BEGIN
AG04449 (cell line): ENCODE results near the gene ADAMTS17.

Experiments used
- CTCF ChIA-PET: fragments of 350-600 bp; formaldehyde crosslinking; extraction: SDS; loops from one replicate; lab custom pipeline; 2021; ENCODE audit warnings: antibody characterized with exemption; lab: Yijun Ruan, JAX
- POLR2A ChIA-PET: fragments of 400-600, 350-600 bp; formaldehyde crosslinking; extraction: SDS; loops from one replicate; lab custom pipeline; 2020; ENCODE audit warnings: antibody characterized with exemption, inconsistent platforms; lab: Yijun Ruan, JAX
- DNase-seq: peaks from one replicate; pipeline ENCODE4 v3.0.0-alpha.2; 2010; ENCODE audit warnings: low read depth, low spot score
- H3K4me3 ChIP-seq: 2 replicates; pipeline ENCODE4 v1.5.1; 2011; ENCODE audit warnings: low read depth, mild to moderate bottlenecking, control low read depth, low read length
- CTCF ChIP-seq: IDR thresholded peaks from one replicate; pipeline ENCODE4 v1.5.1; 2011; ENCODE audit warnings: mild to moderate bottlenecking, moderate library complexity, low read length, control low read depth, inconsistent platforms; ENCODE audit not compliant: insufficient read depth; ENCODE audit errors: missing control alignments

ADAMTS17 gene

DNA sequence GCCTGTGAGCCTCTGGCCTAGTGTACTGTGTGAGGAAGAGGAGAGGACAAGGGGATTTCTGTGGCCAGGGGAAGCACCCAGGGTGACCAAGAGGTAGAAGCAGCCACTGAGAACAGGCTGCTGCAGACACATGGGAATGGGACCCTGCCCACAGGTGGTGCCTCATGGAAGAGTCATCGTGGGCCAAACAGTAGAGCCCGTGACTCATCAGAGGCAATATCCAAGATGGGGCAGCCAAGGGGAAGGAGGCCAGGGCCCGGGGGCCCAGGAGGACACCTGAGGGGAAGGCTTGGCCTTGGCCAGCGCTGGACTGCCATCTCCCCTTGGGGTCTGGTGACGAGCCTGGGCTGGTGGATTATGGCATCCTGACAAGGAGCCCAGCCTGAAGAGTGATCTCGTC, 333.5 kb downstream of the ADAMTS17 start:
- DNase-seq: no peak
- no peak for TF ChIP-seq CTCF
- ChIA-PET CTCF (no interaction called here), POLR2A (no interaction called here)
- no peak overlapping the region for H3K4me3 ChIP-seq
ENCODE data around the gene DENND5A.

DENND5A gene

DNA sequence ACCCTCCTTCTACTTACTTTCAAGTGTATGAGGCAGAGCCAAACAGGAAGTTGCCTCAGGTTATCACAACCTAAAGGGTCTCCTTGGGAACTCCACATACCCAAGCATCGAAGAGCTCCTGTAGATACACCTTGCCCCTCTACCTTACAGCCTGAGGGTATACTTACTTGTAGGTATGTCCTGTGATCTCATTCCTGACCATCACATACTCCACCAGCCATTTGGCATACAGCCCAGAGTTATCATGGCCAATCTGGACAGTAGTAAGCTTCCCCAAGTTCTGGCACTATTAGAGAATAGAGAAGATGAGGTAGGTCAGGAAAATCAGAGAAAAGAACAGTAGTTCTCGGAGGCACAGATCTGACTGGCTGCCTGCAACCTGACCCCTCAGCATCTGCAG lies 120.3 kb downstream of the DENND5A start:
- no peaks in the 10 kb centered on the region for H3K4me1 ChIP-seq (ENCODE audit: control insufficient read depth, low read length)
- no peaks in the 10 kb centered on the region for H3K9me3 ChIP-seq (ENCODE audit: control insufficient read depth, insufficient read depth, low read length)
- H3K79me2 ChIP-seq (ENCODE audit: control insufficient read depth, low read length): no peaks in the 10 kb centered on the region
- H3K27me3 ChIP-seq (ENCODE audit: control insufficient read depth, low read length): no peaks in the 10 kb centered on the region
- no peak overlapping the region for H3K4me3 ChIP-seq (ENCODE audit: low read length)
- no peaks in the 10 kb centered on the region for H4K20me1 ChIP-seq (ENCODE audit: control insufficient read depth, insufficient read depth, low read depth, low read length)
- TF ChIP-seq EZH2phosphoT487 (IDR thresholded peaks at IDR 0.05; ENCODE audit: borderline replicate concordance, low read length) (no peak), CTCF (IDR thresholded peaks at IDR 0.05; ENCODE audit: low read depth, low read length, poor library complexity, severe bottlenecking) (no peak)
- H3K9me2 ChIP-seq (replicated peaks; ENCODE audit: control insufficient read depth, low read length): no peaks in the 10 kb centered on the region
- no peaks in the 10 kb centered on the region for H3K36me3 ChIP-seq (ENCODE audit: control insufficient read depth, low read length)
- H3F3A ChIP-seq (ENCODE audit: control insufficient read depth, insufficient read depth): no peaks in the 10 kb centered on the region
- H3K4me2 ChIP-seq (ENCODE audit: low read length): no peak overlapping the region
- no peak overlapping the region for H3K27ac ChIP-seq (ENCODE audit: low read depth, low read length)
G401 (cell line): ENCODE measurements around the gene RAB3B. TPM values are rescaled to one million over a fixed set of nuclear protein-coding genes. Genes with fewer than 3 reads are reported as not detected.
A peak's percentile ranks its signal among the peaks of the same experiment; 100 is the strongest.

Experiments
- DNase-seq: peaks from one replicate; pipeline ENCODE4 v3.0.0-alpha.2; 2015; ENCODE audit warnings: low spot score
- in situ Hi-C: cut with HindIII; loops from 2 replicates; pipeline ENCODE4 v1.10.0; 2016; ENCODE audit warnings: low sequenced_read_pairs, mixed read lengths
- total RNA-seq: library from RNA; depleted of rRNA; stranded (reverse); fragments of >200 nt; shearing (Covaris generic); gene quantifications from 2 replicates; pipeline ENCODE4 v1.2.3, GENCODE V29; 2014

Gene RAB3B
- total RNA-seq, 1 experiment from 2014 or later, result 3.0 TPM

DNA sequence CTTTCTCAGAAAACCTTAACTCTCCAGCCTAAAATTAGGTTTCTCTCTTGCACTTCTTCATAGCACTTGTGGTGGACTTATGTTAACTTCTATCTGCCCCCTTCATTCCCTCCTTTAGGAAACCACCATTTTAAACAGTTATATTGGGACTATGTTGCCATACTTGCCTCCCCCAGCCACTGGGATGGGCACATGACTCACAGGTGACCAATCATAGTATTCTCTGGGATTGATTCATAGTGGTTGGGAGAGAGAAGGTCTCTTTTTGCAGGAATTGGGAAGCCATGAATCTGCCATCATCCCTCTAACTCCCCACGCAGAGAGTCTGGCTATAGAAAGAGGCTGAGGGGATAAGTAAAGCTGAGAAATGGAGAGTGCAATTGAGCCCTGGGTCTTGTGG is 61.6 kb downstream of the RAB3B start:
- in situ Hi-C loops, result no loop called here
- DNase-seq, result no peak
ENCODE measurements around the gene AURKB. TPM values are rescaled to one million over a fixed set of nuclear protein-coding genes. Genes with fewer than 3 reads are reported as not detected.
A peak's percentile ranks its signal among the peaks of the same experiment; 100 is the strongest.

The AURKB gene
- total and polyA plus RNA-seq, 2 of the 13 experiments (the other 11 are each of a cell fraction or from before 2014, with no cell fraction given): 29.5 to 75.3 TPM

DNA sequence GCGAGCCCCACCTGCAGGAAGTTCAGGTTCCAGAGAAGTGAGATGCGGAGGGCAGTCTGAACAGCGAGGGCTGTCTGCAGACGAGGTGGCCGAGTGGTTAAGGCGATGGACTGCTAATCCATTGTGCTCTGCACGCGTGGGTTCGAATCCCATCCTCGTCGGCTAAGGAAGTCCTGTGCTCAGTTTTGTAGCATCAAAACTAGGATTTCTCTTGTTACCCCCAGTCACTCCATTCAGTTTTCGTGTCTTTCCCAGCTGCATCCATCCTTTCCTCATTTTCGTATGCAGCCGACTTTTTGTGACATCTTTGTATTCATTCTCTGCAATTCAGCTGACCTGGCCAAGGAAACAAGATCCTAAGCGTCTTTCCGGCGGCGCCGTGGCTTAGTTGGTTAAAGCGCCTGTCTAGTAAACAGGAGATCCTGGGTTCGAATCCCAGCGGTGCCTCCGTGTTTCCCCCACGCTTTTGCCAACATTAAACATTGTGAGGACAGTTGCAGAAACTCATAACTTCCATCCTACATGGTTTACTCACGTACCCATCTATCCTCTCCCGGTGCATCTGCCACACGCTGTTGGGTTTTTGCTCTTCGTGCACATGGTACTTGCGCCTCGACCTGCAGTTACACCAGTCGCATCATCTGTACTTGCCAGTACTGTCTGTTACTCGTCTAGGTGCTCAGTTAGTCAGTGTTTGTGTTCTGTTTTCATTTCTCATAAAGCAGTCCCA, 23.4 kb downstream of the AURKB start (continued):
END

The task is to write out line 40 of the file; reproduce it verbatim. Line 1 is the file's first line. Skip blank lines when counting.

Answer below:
ENCODE measurements around the gene AURKB. TPM values are rescaled to one million over a fixed set of nuclear protein-coding genes. Genes with fewer than 3 reads are reported as not detected.